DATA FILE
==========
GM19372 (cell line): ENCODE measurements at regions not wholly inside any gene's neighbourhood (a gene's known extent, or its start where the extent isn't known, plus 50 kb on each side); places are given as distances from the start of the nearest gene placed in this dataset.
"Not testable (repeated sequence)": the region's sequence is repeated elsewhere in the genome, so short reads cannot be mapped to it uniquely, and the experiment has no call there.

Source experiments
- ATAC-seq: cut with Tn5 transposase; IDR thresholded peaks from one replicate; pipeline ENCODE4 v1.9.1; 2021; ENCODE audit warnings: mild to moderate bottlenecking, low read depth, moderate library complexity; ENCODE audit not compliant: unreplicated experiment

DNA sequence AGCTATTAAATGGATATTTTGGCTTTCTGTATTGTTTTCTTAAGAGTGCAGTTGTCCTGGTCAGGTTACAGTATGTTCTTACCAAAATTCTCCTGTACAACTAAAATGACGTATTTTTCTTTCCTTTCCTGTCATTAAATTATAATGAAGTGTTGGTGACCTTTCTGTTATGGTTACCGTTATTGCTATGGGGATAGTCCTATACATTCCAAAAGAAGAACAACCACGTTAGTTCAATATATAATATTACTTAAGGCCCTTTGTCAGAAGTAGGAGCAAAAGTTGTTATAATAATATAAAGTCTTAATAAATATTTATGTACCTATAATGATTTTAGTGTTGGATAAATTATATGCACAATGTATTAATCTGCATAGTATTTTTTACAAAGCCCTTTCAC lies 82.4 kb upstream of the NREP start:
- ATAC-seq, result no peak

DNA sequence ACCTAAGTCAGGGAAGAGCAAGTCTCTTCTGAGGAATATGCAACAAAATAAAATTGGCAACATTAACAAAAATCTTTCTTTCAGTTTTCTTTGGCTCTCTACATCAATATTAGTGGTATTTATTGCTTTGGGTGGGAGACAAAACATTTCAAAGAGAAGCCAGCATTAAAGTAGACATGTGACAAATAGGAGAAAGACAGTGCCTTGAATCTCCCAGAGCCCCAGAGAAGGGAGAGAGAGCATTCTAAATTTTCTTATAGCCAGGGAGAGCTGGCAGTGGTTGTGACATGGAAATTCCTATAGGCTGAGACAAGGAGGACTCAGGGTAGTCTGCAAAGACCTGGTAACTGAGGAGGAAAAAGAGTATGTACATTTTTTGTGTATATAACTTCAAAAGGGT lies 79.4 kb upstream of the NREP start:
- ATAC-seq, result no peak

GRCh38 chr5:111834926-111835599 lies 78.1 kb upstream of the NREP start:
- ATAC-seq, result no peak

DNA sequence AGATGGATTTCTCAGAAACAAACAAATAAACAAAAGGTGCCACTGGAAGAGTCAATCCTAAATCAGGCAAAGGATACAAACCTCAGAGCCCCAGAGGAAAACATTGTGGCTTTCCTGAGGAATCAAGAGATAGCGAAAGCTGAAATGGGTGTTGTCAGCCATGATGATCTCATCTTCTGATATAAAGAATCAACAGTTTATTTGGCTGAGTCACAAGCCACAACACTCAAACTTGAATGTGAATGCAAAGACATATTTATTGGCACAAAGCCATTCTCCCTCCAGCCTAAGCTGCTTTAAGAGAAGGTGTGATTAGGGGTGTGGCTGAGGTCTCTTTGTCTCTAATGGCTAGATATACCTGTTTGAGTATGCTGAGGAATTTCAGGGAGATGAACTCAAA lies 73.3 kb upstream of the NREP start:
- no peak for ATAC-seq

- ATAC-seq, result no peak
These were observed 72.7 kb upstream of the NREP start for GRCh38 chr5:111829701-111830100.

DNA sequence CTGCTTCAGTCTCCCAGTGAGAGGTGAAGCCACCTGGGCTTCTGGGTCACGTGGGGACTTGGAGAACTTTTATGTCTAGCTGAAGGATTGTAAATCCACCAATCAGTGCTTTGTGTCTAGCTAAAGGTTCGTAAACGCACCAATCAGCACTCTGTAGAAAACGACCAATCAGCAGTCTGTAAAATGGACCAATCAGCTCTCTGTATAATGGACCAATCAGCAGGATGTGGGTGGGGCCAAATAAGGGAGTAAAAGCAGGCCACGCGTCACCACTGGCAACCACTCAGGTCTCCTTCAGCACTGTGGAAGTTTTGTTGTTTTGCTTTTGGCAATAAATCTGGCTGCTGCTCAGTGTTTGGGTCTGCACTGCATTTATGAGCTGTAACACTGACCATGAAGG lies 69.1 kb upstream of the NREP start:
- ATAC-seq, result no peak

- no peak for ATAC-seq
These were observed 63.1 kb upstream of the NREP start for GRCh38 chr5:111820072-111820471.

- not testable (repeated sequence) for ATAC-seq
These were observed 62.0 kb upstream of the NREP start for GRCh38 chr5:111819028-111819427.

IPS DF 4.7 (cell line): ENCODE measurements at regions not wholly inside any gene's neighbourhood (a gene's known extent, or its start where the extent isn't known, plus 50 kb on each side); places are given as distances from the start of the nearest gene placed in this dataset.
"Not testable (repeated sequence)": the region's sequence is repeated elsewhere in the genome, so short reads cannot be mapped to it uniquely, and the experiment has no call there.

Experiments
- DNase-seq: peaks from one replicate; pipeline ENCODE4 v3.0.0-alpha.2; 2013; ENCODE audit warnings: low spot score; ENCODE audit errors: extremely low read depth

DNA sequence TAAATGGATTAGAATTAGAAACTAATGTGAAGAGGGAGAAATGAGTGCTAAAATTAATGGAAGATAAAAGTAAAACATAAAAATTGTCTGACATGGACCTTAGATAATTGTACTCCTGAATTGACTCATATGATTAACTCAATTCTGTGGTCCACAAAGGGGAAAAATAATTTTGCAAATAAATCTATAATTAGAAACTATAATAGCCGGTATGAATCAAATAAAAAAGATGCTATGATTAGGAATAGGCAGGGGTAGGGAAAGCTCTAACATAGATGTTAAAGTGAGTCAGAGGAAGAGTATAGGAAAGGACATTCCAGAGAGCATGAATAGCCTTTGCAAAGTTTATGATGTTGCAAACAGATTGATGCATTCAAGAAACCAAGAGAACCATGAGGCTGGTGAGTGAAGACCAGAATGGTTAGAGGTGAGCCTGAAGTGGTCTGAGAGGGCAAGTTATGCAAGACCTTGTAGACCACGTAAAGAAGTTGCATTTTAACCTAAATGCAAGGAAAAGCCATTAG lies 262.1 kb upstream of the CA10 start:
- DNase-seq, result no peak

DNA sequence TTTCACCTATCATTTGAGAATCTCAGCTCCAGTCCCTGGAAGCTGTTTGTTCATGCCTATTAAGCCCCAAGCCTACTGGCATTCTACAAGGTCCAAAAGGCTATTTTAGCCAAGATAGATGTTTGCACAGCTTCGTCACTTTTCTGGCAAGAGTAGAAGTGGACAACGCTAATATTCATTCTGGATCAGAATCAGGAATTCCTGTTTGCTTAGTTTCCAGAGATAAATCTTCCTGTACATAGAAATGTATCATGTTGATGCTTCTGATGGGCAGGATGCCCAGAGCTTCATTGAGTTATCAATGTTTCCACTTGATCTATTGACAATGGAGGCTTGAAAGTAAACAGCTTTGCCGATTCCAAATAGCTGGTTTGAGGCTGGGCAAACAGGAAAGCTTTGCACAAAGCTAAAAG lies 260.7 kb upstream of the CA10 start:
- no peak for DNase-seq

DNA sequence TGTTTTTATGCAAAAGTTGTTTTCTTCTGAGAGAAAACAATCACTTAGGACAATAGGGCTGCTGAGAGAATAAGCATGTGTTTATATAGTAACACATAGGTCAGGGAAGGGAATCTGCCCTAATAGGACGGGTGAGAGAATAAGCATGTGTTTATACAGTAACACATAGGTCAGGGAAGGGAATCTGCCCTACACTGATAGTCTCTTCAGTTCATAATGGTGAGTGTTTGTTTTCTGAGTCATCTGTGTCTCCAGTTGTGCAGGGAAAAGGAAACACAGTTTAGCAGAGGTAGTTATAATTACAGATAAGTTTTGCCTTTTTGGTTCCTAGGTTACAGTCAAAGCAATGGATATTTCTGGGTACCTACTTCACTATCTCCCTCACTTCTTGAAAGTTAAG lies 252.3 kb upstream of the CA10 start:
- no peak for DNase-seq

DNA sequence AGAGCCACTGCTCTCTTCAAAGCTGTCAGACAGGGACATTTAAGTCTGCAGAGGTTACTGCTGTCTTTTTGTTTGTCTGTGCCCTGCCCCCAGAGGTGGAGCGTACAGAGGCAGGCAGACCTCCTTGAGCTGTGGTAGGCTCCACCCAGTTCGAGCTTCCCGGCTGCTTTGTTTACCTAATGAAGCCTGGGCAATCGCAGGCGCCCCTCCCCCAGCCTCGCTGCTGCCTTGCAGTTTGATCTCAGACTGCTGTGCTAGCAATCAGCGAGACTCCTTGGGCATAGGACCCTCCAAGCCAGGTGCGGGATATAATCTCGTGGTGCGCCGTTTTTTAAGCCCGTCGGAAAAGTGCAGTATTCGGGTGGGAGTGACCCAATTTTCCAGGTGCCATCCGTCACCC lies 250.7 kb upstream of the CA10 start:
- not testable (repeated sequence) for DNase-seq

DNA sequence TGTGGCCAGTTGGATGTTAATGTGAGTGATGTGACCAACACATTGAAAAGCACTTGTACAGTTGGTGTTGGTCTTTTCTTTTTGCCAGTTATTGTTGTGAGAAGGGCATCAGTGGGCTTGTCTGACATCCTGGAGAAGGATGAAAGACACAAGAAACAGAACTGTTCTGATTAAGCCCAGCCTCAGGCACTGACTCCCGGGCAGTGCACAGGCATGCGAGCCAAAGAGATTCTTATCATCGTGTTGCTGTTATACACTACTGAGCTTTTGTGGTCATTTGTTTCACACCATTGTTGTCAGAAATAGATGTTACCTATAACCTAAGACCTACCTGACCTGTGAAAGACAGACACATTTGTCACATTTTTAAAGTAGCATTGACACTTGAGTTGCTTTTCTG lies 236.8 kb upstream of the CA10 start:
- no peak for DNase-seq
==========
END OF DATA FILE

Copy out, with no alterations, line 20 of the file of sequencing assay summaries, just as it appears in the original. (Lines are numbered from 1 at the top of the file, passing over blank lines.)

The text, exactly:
These were observed 62.0 kb upstream of the NREP start for GRCh38 chr5:111819028-111819427.